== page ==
1650s, "mop made of rope or yarn," used for cleaning the deck of a ship, etc., from swabber (c. 1600) "mop for cleaning a ship's deck," from Dutch zwabber, akin to West Frisian swabber "mop," from Proto-Germanic *swabb-, a word perhaps of imitative origin and denoting back-and-forth motion, especially in liquid.
Non-nautical meaning "anything used for mopping up" is from 1787; as "cloth or sponge on a handle to cleanse the mouth of the sick, etc.," from 1854. The slang meaning "a sailor" is attested by 1798, is short for swabber "member of a ship's crew assigned to swab decks" (1590s), which by c. 1600 was being used in a broader sense of "one who behaves like a low-ranking sailor, one fit only to use a swab."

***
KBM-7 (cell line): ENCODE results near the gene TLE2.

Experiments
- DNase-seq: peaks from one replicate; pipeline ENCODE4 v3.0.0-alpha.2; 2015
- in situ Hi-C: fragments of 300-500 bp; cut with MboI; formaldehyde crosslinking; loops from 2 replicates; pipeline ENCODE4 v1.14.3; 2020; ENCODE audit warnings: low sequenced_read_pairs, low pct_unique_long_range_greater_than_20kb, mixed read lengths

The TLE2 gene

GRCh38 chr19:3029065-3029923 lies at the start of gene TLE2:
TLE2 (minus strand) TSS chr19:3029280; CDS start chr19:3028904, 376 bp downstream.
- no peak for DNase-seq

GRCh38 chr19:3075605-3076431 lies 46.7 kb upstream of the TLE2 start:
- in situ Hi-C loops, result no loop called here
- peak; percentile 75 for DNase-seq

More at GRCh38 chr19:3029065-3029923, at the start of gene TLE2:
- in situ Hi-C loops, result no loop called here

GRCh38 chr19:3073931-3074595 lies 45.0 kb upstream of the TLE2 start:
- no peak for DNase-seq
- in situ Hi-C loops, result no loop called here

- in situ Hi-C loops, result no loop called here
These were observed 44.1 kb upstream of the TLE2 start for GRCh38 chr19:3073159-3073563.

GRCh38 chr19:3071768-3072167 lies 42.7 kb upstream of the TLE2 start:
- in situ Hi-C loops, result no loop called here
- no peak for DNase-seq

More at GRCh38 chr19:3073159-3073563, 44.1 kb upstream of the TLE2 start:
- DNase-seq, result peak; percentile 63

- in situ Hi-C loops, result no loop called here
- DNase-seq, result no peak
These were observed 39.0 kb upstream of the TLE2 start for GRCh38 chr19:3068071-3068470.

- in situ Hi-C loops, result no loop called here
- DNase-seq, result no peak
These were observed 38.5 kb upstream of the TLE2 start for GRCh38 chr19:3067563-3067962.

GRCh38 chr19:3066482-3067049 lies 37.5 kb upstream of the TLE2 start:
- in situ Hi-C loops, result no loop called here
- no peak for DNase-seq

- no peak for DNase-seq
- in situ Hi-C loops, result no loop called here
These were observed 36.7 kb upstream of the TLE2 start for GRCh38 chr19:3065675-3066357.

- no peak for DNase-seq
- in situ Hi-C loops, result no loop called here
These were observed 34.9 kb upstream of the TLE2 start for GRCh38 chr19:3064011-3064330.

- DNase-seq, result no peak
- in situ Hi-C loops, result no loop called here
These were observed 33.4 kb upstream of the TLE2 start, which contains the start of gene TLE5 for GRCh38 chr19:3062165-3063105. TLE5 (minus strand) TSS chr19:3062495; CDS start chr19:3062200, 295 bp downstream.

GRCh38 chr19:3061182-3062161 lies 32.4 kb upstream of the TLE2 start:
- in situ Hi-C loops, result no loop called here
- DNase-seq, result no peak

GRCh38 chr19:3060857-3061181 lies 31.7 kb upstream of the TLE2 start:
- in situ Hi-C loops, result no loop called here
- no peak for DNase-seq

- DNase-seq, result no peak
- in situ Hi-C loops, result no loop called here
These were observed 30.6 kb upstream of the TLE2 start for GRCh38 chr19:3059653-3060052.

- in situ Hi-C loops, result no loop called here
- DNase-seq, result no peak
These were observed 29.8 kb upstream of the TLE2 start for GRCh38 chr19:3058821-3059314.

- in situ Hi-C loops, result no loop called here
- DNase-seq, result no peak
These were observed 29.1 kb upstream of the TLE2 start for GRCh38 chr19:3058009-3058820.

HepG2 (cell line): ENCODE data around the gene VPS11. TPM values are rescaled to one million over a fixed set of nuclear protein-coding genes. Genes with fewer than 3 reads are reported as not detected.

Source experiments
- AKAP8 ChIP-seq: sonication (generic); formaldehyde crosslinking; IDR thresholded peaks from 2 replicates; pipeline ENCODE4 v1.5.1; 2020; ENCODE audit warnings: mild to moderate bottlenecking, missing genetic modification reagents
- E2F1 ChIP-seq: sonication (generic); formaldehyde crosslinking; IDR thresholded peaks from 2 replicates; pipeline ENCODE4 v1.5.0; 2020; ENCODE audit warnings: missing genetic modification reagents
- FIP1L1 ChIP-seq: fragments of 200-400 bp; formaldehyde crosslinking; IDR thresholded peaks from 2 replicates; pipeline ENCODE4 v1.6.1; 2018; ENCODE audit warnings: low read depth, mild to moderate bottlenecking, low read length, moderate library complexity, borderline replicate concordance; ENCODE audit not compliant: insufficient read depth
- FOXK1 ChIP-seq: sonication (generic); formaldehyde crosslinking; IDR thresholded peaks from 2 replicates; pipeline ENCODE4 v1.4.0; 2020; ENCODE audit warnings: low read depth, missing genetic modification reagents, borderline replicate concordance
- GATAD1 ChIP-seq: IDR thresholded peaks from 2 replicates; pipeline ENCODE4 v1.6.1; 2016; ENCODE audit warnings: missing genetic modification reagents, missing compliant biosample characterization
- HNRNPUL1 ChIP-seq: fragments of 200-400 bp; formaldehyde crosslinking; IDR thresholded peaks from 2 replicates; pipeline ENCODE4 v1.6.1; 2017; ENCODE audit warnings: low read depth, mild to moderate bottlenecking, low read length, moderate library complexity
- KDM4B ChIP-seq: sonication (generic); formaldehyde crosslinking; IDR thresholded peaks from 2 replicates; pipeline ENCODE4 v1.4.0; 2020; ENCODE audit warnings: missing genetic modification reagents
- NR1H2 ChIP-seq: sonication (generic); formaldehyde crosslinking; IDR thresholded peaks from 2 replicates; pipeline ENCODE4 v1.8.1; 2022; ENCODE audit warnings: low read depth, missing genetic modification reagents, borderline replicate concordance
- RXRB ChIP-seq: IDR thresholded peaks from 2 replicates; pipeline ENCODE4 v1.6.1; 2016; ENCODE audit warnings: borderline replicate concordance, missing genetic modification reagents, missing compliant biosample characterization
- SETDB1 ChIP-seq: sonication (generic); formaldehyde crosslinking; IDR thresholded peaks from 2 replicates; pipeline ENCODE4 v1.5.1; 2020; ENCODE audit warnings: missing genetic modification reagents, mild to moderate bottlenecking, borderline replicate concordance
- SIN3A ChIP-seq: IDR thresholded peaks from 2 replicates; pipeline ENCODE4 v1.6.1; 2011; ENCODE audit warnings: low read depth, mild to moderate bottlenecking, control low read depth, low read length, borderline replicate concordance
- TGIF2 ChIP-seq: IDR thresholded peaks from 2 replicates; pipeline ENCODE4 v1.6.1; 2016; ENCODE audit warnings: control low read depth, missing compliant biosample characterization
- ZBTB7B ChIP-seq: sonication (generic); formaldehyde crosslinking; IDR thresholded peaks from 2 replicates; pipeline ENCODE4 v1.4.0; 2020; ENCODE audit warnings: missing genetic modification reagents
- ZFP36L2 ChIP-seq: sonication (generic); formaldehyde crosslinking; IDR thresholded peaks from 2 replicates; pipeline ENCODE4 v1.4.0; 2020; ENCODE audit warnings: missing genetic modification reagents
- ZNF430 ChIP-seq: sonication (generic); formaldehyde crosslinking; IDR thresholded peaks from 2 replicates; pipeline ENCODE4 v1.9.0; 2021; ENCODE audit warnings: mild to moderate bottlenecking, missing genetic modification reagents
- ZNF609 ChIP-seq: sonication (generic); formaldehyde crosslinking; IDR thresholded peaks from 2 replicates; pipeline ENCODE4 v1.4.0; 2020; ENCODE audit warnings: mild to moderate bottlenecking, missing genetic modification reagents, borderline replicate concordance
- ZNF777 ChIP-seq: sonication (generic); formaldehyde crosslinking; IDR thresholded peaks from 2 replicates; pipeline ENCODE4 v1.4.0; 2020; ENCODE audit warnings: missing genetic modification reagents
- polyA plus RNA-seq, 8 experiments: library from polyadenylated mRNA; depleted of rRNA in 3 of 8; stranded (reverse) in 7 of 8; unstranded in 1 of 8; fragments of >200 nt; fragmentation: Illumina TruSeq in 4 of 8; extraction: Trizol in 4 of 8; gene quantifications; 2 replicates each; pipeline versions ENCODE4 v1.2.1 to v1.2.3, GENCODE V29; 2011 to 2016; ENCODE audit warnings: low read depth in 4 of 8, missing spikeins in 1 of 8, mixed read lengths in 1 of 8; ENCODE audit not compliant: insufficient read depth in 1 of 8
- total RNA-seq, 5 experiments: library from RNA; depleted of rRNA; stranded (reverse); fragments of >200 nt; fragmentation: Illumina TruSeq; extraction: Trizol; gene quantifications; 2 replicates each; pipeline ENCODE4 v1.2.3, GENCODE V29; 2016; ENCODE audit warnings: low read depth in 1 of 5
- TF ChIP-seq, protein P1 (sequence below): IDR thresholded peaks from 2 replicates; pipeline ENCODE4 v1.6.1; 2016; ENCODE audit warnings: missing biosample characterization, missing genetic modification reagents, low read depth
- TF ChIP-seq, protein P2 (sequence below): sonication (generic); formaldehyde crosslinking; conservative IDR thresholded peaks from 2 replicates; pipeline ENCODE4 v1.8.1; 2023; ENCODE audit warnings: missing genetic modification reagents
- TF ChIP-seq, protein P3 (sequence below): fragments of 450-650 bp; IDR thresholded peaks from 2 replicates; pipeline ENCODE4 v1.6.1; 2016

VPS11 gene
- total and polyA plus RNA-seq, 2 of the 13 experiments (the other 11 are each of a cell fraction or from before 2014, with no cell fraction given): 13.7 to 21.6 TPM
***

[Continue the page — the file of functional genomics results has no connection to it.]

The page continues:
"clean (the decks of a ship) with water and a swab," 1719, possibly a back-formation from swabber (see swab (n.)). Related: Swabbed; swabbing. Swabification "mopping" is attested by 1833.
"wooden scraping instrument with a rubber blade," 1844, a nautical word originally, earlier squilgee, squillagee (Dana, 1840), "a small swab made of untwisted yarns. Figuratively, a lazy mean fellow" [Smythe], perhaps from squeege "to press" (1782), an alteration of squeeze (v.). Later in photography, then window-washing.